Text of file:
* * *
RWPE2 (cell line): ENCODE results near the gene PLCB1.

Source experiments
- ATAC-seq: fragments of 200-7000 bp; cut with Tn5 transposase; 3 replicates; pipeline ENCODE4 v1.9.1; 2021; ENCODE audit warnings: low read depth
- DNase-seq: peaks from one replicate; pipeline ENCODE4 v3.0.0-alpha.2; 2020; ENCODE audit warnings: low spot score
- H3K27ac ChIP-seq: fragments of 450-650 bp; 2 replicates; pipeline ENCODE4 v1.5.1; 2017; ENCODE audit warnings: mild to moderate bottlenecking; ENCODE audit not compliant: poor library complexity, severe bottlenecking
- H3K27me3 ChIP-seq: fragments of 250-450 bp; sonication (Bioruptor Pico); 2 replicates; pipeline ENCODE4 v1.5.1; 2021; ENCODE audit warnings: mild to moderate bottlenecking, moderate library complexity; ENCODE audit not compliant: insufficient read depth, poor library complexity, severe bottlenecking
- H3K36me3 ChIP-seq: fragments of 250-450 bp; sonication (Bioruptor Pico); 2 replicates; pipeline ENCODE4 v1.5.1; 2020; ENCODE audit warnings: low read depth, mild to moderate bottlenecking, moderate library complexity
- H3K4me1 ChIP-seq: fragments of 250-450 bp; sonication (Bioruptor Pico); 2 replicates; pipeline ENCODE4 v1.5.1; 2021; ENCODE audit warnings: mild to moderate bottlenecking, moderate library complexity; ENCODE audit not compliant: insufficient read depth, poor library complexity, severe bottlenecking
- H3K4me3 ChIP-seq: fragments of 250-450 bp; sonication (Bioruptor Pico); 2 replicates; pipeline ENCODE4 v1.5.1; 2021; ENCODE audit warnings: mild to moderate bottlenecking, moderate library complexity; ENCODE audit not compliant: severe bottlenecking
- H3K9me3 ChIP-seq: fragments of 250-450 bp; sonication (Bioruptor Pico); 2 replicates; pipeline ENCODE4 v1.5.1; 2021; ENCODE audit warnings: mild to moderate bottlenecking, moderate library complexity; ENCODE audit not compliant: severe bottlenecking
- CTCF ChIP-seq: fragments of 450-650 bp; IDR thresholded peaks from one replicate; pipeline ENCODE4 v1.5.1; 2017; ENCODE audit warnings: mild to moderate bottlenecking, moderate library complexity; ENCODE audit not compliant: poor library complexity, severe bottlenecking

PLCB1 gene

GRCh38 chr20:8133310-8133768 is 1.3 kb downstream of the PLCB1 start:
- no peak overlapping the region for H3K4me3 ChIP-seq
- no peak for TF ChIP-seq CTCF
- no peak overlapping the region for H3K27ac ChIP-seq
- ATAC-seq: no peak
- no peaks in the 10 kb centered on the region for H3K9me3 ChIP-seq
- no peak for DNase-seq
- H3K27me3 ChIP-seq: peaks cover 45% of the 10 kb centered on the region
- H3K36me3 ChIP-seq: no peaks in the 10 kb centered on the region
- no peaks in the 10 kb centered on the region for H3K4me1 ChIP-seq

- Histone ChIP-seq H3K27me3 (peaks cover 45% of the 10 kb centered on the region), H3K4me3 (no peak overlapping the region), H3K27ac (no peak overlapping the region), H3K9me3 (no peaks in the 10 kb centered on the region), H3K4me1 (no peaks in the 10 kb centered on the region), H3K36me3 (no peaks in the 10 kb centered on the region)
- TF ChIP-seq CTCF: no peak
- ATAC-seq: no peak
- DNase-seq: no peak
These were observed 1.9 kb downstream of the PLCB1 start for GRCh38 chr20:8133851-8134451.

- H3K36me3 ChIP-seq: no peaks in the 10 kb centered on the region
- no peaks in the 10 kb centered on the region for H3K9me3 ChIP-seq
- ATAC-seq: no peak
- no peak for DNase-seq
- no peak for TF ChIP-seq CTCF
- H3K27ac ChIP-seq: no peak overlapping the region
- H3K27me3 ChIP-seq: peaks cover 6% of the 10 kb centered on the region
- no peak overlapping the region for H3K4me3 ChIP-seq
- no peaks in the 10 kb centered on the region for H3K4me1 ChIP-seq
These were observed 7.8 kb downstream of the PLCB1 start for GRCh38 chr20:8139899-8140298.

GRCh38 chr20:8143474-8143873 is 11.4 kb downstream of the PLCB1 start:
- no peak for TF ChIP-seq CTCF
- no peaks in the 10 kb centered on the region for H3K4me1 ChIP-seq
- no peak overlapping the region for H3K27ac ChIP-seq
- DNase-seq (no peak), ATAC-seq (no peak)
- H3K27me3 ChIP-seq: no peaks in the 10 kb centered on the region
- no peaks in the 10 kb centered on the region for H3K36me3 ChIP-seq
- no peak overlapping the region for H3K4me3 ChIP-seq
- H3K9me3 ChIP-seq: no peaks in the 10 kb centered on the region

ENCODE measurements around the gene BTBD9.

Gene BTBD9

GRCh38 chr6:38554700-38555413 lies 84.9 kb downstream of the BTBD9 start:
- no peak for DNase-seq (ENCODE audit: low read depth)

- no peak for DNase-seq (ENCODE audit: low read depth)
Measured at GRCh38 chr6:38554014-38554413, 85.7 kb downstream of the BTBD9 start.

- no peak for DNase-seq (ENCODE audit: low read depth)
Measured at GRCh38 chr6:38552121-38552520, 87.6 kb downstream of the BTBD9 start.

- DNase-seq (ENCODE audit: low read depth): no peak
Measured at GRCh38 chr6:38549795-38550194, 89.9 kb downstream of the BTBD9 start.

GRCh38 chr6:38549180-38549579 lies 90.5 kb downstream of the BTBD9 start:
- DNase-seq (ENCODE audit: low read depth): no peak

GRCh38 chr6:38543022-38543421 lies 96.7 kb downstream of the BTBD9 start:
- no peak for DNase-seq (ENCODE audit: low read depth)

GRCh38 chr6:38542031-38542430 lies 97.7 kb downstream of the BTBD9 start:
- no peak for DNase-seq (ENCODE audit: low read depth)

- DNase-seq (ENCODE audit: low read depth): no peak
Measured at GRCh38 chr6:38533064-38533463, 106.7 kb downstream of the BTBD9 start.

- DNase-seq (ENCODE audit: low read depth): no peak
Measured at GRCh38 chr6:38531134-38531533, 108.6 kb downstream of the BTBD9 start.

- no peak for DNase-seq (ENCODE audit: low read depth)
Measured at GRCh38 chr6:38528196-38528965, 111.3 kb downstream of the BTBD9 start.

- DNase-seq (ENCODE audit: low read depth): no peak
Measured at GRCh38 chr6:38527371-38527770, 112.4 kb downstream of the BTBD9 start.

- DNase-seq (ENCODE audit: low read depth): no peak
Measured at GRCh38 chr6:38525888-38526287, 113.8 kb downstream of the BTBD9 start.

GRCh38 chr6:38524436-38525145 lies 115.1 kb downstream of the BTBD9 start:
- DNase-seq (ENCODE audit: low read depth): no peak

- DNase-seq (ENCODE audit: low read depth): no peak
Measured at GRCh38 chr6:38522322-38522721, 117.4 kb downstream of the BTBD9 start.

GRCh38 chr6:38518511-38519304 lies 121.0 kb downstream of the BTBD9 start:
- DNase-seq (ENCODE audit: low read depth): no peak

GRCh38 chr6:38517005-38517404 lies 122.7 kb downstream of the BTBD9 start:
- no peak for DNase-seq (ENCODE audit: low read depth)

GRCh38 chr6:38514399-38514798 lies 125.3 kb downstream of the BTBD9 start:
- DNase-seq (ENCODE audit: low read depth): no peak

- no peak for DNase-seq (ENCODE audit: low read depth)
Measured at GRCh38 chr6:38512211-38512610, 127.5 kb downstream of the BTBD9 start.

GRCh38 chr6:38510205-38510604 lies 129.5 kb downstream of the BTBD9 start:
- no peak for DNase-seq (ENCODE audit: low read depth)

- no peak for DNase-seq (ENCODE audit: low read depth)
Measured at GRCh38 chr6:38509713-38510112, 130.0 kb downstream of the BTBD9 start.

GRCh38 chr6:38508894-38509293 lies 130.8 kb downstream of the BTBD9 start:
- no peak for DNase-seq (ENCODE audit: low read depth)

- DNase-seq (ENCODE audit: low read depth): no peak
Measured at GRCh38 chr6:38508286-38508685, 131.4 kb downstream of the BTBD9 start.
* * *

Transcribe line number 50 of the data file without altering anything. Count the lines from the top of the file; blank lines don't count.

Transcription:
- no peak for DNase-seq (ENCODE audit: low read depth)